Tax Day: In response to federal tax reform, several states lowered individual income taxes

Residents in blue states pay more taxes than those in red states, according to an analysis by the Washington, D.C.-based Tax Foundation.

Its report, “State Individual Income Tax Rates and Brackets for 2019,” maps who pays the most and least in state individual income taxes, and provides an overview of each state’s tax brackets and reform measures.

Individual income taxes are a major source of state government revenue, accounting for 37 percent of state tax collections, the foundation notes. Individuals are “actively responsible for filing their income taxes,” the report states, compared to other tax revenue that states receive through indirect payments of sales and excise taxes.

According to data released from the Internal Revenue Service, in 2014, 139.6 million taxpayers reported earning $9.71 trillion in adjusted gross income and paid $1.37 trillion in individual income taxes.

The top 50 percent of all taxpayers paid 97.3 percent of all individual income taxes while the bottom 50 percent paid the remaining 2.7 percent.

The Tax Foundation notes that the top 1 percent “paid a greater share of individual income taxes (39.5 percent) than the bottom 90 percent combined (29.1 percent).”

According to an analysis by Pew Research, taxpayers with adjusted gross income (AGI) above $250,000 paid 51.6 percent of all individual income taxes in 2014, yet they accounted for only 2.7 percent of all returns filed. Their average tax rate was 25.7 percent, Pew calculates. Taxpayers with incomes of less than $50,000 accounted for 62.3 percent of all individual returns filed, covering 5.7 percent of total taxes. Their average tax rate was 4.3 percent, Pew calculates.

Forty-three states levy individual income taxes; 41 levy taxes on wage and salary income. New Hampshire and Tennessee exclusively tax dividends and interest income.

Seven states levy no individual income taxes: Alaska, Florida, Nevada, South Dakota, Texas, Washington, and Wyoming.

The fives states that impose the highest individual income taxes are California (13.3%), Hawaii (11%), New Jersey (10.75%), Oregon (9.9%), and Minnesota (9.85%).

The five states with the lowest individual income taxes are Tennessee (2.0%), North Dakota (2.9%), Pennsylvania (3.07%), Indiana (3.23%), and Michigan (4.25%).

Nine states have single-rate tax structures, with one rate applying to all taxable income; 32 states levy graduated-rate income taxes, with the number of brackets varying widely by state.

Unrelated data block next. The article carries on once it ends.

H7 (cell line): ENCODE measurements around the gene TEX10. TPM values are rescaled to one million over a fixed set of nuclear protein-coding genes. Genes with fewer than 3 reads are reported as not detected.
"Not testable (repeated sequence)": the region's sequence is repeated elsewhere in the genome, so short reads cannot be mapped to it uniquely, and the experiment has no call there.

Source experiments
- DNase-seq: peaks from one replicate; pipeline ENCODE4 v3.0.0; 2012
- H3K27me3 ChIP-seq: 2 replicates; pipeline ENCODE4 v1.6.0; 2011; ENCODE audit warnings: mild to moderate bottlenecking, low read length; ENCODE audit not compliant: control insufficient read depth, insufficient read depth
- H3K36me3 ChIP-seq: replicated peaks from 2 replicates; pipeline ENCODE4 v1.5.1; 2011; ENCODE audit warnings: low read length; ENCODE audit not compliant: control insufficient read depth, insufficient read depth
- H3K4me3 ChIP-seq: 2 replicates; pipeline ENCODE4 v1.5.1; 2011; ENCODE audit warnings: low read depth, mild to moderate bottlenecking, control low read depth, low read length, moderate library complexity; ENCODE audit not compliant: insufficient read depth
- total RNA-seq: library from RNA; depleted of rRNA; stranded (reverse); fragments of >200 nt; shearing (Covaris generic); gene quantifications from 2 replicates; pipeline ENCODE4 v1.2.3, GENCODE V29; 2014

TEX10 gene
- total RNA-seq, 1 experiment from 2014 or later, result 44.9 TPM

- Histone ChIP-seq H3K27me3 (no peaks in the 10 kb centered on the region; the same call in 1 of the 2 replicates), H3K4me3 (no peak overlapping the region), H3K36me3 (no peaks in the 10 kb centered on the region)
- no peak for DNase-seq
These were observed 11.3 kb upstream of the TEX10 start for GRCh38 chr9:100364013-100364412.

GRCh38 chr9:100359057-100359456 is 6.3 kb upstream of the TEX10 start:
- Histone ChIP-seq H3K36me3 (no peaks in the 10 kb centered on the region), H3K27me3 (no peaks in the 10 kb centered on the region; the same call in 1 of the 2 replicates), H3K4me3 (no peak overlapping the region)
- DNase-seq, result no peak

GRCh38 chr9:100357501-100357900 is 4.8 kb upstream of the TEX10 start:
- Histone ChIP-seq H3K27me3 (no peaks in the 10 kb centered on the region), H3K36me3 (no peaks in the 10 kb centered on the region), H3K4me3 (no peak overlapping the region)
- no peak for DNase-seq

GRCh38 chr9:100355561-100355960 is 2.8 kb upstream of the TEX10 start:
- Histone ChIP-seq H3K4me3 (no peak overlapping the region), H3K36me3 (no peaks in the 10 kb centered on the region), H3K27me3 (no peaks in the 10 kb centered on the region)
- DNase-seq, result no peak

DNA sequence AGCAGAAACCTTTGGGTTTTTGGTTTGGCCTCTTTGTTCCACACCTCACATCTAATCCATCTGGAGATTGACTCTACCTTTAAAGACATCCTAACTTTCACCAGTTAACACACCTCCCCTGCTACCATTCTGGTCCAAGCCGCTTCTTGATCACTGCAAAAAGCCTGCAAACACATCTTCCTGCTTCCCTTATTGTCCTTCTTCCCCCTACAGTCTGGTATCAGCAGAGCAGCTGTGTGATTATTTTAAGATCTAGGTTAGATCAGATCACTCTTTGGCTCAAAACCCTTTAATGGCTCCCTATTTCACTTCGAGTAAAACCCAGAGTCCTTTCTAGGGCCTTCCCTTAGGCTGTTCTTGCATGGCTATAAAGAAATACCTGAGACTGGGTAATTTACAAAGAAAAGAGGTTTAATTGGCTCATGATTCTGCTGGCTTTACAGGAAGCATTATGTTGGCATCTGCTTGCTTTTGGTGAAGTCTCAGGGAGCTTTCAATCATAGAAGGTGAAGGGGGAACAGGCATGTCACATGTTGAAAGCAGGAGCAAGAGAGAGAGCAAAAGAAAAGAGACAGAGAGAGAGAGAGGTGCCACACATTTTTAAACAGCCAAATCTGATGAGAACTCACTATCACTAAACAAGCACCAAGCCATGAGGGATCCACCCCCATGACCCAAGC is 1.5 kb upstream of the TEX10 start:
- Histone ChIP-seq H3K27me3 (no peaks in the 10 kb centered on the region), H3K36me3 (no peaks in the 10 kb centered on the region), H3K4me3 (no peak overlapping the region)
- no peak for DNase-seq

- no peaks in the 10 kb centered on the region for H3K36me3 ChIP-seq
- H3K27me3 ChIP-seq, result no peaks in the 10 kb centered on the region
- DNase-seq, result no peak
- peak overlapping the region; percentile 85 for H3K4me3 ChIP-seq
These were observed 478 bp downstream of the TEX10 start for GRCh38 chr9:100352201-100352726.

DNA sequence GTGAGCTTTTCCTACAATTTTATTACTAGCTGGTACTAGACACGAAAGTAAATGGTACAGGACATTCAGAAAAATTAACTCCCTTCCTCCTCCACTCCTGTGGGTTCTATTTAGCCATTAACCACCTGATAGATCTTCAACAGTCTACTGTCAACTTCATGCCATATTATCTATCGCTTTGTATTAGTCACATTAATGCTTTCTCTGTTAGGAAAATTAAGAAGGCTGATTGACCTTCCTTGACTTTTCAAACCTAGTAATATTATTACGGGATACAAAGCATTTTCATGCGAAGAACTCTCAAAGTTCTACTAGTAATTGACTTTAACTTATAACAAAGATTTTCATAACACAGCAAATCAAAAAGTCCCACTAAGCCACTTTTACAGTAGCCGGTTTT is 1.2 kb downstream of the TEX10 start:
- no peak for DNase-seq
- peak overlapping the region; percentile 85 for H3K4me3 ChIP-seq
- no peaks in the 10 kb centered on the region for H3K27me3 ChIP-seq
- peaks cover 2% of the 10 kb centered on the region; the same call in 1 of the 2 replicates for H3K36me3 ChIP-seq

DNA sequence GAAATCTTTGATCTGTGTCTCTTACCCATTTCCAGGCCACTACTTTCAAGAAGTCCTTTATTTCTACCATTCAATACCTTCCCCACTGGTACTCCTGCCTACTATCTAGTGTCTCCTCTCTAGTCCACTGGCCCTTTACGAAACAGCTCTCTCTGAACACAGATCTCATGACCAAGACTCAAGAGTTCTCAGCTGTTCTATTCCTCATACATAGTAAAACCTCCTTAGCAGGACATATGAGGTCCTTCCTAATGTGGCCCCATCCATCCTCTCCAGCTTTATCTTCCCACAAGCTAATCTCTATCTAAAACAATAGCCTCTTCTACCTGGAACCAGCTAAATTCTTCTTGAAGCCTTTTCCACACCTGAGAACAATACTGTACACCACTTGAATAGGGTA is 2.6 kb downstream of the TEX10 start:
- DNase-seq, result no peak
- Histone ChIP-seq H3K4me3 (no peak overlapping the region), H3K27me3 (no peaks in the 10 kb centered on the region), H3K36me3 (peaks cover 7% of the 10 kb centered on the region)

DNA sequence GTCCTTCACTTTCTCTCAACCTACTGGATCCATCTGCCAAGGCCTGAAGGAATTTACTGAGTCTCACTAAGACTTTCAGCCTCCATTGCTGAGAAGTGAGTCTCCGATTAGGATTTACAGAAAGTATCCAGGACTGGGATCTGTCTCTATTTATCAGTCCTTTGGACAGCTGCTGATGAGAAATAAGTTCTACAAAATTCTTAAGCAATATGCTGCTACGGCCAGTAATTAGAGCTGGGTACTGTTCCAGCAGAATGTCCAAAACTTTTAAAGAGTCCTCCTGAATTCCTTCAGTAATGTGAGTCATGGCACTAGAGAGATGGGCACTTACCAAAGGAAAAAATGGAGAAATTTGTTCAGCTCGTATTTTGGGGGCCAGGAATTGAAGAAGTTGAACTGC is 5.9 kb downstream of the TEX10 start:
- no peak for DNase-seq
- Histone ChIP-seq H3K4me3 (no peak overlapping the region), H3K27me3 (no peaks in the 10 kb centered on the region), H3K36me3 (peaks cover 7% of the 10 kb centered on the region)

Hawaii has 12 brackets, more than any other state. California has 10, Kansas has three.

The highest brackets in some states are tied to a specific income level. In the District of Columbia and California, the top tax rate starts at $1 million, with California imposing an additional “millionaire’s tax” surcharge. New York’s top rate starts at $1,077,550, and New Jersey’s new top rate of 10.75 percent starts at the marginal income rate of $5 million.

Some states double their single-bracket widths for married filers to avoid the “marriage penalty.” While some states index tax brackets, exemptions, and deductions for inflation, many don’t, the analysis also points out. Some states tie their standard deductions and personal exemptions to the federal tax code; some set their own or offer none at all.

Many states updated and adapted their tax codes in response to the 2017 federal tax reform law, as they use the federal tax code as the starting point for their standard deduction and personal exemption calculations.

Several chose to lower or consolidate their individual income tax brackets.

Arkansas adopted low-income tax relief legislation that reduced marginal rates in the lowest-income schedule, as well as the lowest rate in the next income schedule

Georgia reduced its top marginal individual income tax rate from 6 to 5.75 percent until 2025.

Idaho’s conformity and tax reform legislation reduced individual income taxes across the board by 0.475 percent. Iowa reduced its income tax rates across the board in 2019, and plans to consolidate six brackets into four in 2023 depending on revenue projections.

Missouri eliminated one of its income tax brackets and reduced the top rate from 5.9 to 5.4 percent. North Carolina reduced its flat income tax from 5.499 to 5.25 percent.

Utah reduced its single-rate individual income tax from 5 to 4.95 percent. Vermont eliminated its top individual income tax bracket and reduced its remaining marginal rates by 0.2 percentage points across the board.

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